When a person has dementia different parts of their brain can be affected which can lead to a range of unusual behaviours. Over time their ability to reason will diminish, as will their levels of understanding. Therefore when responding to an individual with the disease you need to take this into account. Be aware that in an emergency situation the person is likely to be highly anxious, disorientated and confused. It doesn’t take much to make a situation worse and lead to the individual becoming even more scared, frightened and even aggressive. That’s why it’s important to try and understand how the person is feeling at this time. Our approach in this Website concentrates on understanding the feelings of the person with dementia during the crisis and suggests ways to ease the situation. Do be aware however, that everyone is unique and also the way dementia affects each individual is different. Therefore our advice is generalised.

Get it right and you can calm the situation and make the person feel more secure and at ease.




The material and information contained in this Website is provided without any guarantees, conditions or warranties as to its accuracy. It is provided as an information resource only, and it is not to be relied on for any legal, diagnostic or treatment purposes.

This Website was created by Dignity in Dementia – for more information visit: www.dignityindementia.org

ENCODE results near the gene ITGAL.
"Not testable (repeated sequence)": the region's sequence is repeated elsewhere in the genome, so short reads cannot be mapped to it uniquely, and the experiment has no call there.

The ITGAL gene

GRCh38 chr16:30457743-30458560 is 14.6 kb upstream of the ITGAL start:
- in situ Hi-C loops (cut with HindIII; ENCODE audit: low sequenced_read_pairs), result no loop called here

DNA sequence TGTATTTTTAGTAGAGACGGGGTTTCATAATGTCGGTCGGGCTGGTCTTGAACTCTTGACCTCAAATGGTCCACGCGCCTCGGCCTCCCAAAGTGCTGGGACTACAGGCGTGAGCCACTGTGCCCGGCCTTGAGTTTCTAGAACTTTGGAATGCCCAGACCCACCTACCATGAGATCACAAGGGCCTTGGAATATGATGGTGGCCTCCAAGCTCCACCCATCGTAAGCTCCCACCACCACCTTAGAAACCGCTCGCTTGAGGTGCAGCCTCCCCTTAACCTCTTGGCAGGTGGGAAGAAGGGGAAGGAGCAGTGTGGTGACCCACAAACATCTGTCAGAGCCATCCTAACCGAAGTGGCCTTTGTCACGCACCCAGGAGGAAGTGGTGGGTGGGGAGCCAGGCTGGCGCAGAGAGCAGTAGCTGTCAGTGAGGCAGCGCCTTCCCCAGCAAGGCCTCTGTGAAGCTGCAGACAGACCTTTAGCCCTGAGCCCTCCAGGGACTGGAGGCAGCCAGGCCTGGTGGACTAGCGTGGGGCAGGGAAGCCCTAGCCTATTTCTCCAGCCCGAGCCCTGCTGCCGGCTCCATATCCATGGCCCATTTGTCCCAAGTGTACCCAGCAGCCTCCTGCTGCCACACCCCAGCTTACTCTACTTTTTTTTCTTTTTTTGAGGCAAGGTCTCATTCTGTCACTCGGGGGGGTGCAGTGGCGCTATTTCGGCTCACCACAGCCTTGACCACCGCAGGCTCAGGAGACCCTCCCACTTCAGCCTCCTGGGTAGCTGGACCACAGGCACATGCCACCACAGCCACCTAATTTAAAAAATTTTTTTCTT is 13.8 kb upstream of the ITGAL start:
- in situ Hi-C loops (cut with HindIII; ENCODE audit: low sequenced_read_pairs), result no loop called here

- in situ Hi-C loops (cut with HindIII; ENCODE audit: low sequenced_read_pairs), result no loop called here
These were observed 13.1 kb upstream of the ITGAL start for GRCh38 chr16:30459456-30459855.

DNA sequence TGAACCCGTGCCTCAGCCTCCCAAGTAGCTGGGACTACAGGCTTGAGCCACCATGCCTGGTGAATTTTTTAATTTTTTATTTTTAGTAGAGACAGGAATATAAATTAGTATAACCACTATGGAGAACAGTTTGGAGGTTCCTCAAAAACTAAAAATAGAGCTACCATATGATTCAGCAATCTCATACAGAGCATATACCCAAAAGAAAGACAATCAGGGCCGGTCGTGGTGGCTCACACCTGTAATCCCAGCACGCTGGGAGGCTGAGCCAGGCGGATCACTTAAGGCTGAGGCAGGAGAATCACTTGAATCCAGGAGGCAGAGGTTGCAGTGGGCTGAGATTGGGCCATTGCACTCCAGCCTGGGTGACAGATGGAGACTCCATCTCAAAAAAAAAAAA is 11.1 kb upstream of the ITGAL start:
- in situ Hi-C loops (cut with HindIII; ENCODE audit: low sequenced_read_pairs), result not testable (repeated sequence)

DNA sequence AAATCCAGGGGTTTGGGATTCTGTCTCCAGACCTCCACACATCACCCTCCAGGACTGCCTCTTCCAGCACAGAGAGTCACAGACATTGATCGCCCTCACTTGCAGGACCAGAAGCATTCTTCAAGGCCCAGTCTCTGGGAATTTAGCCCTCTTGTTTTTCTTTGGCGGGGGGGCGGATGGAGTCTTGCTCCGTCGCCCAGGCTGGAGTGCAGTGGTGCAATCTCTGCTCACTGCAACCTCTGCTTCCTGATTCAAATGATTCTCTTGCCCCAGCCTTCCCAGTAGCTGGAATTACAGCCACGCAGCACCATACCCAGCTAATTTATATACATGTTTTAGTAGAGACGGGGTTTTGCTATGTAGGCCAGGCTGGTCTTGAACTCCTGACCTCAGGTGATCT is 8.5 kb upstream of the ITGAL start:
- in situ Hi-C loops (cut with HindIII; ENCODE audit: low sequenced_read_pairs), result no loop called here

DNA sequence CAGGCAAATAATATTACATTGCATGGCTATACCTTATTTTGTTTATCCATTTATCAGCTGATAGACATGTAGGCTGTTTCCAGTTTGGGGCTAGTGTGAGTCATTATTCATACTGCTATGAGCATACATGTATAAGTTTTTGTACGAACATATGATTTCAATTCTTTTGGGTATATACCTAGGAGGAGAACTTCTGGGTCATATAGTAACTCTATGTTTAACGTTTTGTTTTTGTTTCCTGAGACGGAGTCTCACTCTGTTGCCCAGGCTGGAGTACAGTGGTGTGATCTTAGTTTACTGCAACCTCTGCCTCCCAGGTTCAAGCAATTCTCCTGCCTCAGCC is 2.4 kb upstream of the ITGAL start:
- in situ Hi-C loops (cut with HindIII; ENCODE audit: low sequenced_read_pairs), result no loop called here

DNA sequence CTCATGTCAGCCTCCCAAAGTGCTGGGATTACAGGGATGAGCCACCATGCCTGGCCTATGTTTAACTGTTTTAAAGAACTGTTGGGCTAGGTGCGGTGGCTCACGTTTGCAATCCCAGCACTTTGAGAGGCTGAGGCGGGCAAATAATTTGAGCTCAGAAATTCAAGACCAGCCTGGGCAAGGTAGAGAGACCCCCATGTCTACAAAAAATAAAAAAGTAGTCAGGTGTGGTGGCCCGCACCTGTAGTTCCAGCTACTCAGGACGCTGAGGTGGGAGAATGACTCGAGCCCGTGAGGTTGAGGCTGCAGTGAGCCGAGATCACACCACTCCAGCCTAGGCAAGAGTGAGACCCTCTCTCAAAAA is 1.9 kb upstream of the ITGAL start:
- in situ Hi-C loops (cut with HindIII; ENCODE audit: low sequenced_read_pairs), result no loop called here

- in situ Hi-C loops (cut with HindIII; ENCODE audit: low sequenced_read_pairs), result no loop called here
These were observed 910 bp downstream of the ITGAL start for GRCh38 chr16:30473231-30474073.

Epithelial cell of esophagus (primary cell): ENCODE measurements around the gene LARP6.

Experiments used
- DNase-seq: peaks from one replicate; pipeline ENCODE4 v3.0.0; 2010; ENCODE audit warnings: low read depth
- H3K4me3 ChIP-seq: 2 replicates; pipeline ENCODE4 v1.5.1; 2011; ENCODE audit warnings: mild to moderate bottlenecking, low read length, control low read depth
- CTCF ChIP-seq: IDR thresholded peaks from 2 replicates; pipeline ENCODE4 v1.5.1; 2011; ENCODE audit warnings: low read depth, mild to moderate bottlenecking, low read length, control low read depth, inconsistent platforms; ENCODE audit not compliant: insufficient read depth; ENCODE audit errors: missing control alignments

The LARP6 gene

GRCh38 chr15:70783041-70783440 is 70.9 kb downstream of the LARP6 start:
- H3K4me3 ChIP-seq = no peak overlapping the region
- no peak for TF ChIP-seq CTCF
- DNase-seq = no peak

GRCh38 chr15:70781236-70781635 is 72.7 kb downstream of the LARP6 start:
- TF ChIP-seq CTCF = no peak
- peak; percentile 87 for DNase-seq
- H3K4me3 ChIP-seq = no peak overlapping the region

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General Advice

In an emergency situation an individual living with dementia is likely to be anxious and disorientated.

  • Stop, look and listen and assess the situation.
  • Approach slowly from the front, leaving a 1 metre space between yourself and the person.
  • Be mindful that as dementia progresses vision can become significantly impaired so you need to get into their visual field. For those without hearing loss, hearing can be accentuated so shouting and loud noises can be frightening.
  • Get to their level to make eye contact.
  • Say hello and use their name if known.
  • Introduce yourself in a warm and friendly manner. Use a calm tone.
  • People with dementia understand visual cues rather than words. Therefore use visual cues to help them understand.